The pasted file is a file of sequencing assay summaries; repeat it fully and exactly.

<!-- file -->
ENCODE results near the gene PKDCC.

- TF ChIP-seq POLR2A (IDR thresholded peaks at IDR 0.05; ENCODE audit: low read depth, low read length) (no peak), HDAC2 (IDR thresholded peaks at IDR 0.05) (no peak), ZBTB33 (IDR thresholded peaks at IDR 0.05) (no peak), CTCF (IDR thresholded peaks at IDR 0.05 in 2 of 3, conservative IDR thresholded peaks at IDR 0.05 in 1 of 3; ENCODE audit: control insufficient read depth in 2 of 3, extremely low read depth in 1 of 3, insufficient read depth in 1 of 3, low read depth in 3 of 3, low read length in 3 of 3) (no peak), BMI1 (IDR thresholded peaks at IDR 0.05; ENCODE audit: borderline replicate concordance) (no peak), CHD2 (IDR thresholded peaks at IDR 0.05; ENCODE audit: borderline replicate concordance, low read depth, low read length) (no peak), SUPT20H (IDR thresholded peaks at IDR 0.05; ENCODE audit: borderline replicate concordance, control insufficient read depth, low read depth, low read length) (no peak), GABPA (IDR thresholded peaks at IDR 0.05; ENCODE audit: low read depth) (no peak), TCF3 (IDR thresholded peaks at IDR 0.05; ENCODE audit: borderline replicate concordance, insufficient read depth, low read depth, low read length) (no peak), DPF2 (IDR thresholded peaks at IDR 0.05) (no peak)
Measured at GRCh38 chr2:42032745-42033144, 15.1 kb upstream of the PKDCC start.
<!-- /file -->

ENCODE results near the gene PKDCC.

- TF ChIP-seq POLR2A (IDR thresholded peaks at IDR 0.05; ENCODE audit: low read depth, low read length) (no peak), HDAC2 (IDR thresholded peaks at IDR 0.05) (no peak), ZBTB33 (IDR thresholded peaks at IDR 0.05) (no peak), CTCF (IDR thresholded peaks at IDR 0.05 in 2 of 3, conservative IDR thresholded peaks at IDR 0.05 in 1 of 3; ENCODE audit: control insufficient read depth in 2 of 3, extremely low read depth in 1 of 3, insufficient read depth in 1 of 3, low read depth in 3 of 3, low read length in 3 of 3) (no peak), BMI1 (IDR thresholded peaks at IDR 0.05; ENCODE audit: borderline replicate concordance) (no peak), CHD2 (IDR thresholded peaks at IDR 0.05; ENCODE audit: borderline replicate concordance, low read depth, low read length) (no peak), SUPT20H (IDR thresholded peaks at IDR 0.05; ENCODE audit: borderline replicate concordance, control insufficient read depth, low read depth, low read length) (no peak), GABPA (IDR thresholded peaks at IDR 0.05; ENCODE audit: low read depth) (no peak), TCF3 (IDR thresholded peaks at IDR 0.05; ENCODE audit: borderline replicate concordance, insufficient read depth, low read depth, low read length) (no peak), DPF2 (IDR thresholded peaks at IDR 0.05) (no peak)
Measured at GRCh38 chr2:42032745-42033144, 15.1 kb upstream of the PKDCC start.